- Extra side wall follows the sunshine
- 3 equal-length poles for foolproof setup
- Guyline storage pockets for essentials
- Shark Mouth duffel for easy pack-up + cross-body transport
- Packaged weight: 5.5 kg
- Floor area: 7.25 m2
- Packed Size: 61 x 20.32 x 12.7 cm
- Number of Poles: 3
- Fly Fabric: 68D Polyester 1000mm
- Poles: Fiberglass
You’ll probably find a Kelty pack or tent at every trailhead and campground in the 50 states, from Alaska to New Mexico. They’re one of the biggest and best-loved US outdoor gear brands.
In fact, American entrepreneurial spirit is in Kelty’s DNA. Just as Henry Ford is forever associated with the Ford Motor Company, Kelty is closely associated with its founder, Asher ‘Dick’ Kelty. A tireless inventor and passionate outdoorsman, Kelty developed a host of innovations in outdoor gear, including the first aluminium frame backpack, the first waist-belt, the first padded shoulder straps and the first zippered pockets. Those are all design elements that are still found on almost every quality trekking pack sold today.
In the 1960s and 70s, these technical advances were so ground-breaking that Kelty packs were carried on expeditions to Everest, K2, Cholatse and Antarctica. But just as importantly, Kelty’s affordable and widely available packs encouraged thousands of Americans to explore the backwoods and mountains of their own country. National Geographic Explorer Nick Clinch even wrote that he blamed Kelty for overcrowding the wilderness. “By taking the weight off the hiker’s shoulders and putting it on the hips, he took the misery out of the sport”, he explained. “[Kelty] made it enjoyable for people to go backpacking.”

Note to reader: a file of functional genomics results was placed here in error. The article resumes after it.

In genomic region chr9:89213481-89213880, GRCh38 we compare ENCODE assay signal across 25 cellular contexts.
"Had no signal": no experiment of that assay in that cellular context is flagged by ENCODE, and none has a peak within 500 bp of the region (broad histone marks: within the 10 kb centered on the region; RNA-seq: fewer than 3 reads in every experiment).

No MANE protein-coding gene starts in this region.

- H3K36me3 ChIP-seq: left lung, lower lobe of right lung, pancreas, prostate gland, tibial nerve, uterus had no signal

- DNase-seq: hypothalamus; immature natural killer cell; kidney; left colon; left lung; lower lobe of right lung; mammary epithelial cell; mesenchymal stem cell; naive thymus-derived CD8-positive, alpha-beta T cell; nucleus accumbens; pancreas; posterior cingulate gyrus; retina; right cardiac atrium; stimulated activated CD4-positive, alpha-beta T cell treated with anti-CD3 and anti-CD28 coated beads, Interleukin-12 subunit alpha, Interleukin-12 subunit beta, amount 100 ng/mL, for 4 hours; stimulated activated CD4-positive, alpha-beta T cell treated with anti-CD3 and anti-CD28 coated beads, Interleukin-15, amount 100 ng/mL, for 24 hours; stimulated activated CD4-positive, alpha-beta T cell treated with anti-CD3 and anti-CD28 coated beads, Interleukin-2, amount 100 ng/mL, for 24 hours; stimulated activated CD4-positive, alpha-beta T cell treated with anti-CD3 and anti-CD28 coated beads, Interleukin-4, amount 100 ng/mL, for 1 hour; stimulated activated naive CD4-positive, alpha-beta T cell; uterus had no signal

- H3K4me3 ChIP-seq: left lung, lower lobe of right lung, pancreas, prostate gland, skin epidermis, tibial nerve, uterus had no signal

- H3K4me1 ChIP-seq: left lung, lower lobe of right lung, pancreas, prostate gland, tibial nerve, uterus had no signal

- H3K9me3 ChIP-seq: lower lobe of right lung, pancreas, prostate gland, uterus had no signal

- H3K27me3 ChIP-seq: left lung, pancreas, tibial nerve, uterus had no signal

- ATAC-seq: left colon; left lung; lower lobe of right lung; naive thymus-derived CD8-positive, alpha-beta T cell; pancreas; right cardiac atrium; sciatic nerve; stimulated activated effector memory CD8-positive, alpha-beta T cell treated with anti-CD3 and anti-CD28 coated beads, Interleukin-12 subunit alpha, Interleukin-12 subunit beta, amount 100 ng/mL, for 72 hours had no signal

Today, Kelty is still dedicated to getting everyone outdoors, with a wide range of sleeping bags, tents and other outdoor equipment – including, of course, its iconic packs. Even today Kelty still manufacture traditional external-framed packs, based on original Dick Kelty designs, alongside their modern internal-framed rucksacks. It’s a little nod to their founder and his part in America’s enduring love affair with the great outdoors